Palmer amaranth (Amaranthus palmeri) has invaded the fields of North Dakota. Recognized as one of the most yield-robbing weeds in agriculture, the North Dakota Department of Agriculture wasted little time adding Palmer amaranth to the noxious weed list. Concern over its devastating effects has made the weed a popular topic at ND expos and conferences. One common theme during these discussions was to inform growers on how to differentiate Palmer amaranth from other ND pigweeds, specifically Waterhemp (A. tuberculatus). The window of opportunity for effective herbicide treatments is limited to shortly after emergence, and before the weeds reach 3 inches. This early detection in the field can mean the difference between shutting down an early infestation and a permanent increase in annual herbicide to curtail an established population of this highly productive weed.

Palmer Amaranth (North Dakota State University Photos)

Unfortunately, visual identification at the vulnerable and early stage is challenging for even the most experienced weed scientists. Moreover, nature is not always textbook, making it difficult to fully document the overwhelming variation among individual Palmer amaranth plants, which can arise from the field or regional differences in soil types, nutrient loads, and water availability. As a result, photographs that are used to help growers differentiate amaranth species can fall short, potentially causing further confusion and inadequate control recommendations.

Thus, the most reliable way to confirm Palmer amaranth and other pigweed species is to supplement the visual diagnosis with a DNA test. Since identification is difficult and effective control is time-dependent, the National Agricultural Genotyping Center (NAGC) partnered with weed scientists at North Dakota State University to make a rapid DNA test available to the agricultural community.

This project was funded in part by the North Dakota Corn Utilization Council. Read the latest research update from NAGC here.

To collect weed samples and submit them for identification, please use the forms below or visit the National Agriculture Genotyping Center (NAGC) webpage for more information.

Sample Collection and Submission Instructions – Palmer amaranth


Additional Resources:

National Agriculture Genotyping Center (NAGC)

North Dakota State University (NDSU)

Pigweed Awareness Campaign:

Increasing Awareness and Risk of Palmer amaranth and Waterhemp in ND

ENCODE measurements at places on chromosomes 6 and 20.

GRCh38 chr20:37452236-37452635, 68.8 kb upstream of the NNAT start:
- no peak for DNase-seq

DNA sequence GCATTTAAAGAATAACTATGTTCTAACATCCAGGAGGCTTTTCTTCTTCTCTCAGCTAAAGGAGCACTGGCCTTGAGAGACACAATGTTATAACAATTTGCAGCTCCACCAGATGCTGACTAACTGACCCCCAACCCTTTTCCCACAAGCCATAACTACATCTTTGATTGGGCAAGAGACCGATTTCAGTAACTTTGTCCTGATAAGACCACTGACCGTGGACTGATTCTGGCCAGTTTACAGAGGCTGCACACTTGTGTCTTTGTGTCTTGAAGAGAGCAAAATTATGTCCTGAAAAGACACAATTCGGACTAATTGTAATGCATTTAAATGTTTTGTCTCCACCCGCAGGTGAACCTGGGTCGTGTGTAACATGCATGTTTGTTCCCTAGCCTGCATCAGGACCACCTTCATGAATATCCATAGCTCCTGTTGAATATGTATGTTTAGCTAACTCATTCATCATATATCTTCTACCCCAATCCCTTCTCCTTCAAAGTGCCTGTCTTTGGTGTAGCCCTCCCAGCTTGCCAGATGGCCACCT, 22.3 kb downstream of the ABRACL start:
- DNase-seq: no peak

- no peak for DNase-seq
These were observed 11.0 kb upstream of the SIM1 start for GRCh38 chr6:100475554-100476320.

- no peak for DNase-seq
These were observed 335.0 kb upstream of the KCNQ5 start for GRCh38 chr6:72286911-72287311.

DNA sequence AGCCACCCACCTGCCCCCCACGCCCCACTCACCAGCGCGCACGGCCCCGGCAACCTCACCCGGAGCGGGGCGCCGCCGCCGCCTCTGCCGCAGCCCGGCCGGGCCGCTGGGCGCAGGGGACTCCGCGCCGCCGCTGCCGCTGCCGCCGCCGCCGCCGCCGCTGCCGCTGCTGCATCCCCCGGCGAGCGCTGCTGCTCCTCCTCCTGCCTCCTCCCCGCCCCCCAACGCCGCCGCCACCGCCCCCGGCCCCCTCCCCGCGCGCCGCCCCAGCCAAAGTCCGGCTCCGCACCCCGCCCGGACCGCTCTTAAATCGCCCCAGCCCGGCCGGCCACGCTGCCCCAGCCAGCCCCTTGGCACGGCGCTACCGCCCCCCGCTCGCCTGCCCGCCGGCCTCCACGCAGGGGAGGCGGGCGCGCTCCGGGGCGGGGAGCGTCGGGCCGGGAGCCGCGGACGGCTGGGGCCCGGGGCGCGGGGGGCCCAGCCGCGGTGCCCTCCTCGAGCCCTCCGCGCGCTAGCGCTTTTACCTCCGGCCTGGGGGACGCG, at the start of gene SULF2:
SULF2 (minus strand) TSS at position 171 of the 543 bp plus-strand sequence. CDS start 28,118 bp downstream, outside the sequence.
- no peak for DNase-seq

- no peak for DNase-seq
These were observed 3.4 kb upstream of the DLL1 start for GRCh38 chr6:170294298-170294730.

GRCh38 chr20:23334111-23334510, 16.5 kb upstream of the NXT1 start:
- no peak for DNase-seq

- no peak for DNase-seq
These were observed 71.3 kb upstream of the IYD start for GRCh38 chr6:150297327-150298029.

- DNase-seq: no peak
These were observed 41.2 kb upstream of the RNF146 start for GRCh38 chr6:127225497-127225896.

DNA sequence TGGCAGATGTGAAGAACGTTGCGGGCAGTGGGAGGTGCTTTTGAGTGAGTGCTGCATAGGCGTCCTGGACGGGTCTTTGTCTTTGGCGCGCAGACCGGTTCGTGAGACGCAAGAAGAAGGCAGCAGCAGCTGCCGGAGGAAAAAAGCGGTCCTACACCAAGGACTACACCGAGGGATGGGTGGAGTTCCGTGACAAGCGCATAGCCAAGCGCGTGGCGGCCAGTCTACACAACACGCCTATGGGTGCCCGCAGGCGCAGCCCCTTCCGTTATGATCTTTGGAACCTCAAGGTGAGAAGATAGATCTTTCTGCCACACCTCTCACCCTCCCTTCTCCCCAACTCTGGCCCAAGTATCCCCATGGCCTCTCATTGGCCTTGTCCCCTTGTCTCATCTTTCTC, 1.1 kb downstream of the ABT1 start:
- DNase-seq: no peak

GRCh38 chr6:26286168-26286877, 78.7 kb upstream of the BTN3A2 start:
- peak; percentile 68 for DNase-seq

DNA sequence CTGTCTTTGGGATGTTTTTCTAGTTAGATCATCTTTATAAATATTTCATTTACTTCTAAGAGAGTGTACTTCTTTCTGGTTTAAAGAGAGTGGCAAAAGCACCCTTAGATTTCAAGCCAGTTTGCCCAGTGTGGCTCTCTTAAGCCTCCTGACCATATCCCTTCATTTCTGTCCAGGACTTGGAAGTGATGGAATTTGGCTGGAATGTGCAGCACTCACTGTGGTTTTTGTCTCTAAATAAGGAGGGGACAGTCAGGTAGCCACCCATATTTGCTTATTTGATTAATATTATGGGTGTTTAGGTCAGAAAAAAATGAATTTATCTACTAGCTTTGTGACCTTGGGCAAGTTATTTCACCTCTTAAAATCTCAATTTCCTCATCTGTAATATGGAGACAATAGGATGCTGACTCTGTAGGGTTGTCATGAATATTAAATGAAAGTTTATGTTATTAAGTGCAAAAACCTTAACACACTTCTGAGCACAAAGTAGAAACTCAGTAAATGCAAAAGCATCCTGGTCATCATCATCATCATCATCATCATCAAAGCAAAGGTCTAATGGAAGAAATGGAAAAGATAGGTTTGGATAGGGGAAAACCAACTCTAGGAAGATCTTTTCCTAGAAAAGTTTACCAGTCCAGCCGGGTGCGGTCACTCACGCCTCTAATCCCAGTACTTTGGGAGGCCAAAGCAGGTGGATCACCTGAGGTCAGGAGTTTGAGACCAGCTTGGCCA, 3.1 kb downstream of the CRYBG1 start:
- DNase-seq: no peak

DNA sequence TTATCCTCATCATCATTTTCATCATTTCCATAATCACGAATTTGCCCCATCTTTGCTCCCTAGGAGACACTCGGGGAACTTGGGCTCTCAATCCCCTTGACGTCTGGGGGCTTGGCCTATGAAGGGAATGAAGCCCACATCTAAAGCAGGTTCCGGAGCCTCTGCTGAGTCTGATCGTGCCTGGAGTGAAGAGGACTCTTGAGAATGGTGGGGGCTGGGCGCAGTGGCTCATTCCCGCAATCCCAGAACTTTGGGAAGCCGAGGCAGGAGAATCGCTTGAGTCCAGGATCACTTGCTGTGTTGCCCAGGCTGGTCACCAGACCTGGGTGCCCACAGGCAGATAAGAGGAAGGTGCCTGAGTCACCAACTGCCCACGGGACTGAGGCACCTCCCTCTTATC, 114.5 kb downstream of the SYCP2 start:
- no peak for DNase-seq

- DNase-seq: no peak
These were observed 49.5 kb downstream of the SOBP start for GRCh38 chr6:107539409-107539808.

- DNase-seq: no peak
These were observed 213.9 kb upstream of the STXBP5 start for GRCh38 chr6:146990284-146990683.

Introduction: Palmer Amaranth Update – Joe Ikely, Extension Weed Specialist, NDSU

Palmer amaranth – recognized as the most problematic weeds in the United States – has invaded North Dakota fields. Palmer amaranth is a troublesome weed because it grows and reproduces rapidly and prolifically; it is prone to develop resistance to multiple herbicides. It can dramatically cut crop yields, too. In this video, Assistant Professor/Extension Weed Specialist Dr. Joe Ikley from NDSU provides an update on what we know about Palmer Amaranth in North Dakota.

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Palmer Amaranth Control in Field Corn – Dr. Joe Ikely, Extension Weed Specialist, NDSU

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Conclusion: Management Considerations for Palmer Amaranth – Joe Ikely, Extension Weed Specialist, NDSU

Management considerations for palmer amaranth:

1. Exclude or keep palmer amaranth out of production fields.

2. Scout regularly and hand weed to remove suspicious palmer-looking plants from the field.

3. If palmer amaranth needs to be controlled with herbicides, start with effective pre-emergence herbicides regardless of the crop type. Use 2-3 effective active ingredients in that pre-emergence herbicide program.

4. Follow up with the timely application of post-emergence herbicides when palmer amaranth is 1-2 inches tall. Once palmer amaranth is over three inches, the failure of many herbicide programs will occur.

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For questions, please contact NDSU’s Dr. Joe Ikley at

For more information about weed management from NDSU, visit

To download NDSU’s 2022 Weed Control Guide, visit